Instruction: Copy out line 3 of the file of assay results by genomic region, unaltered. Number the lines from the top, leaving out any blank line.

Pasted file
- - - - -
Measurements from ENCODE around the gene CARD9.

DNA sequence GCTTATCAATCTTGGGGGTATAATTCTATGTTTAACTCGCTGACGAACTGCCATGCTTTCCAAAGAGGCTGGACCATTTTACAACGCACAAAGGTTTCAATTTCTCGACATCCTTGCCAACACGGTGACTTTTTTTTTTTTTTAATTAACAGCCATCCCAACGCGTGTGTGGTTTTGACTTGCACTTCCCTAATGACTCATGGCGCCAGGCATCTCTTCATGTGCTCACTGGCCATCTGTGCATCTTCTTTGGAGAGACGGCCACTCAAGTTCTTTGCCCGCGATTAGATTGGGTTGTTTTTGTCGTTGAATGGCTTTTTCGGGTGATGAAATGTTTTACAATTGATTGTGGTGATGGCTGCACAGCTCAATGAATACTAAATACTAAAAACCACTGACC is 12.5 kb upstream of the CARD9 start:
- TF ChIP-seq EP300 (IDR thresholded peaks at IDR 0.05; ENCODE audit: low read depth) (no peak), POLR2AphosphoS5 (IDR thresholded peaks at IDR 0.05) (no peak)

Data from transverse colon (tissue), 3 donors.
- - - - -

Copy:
- TF ChIP-seq EP300 (IDR thresholded peaks at IDR 0.05; ENCODE audit: low read depth) (no peak), POLR2AphosphoS5 (IDR thresholded peaks at IDR 0.05) (no peak)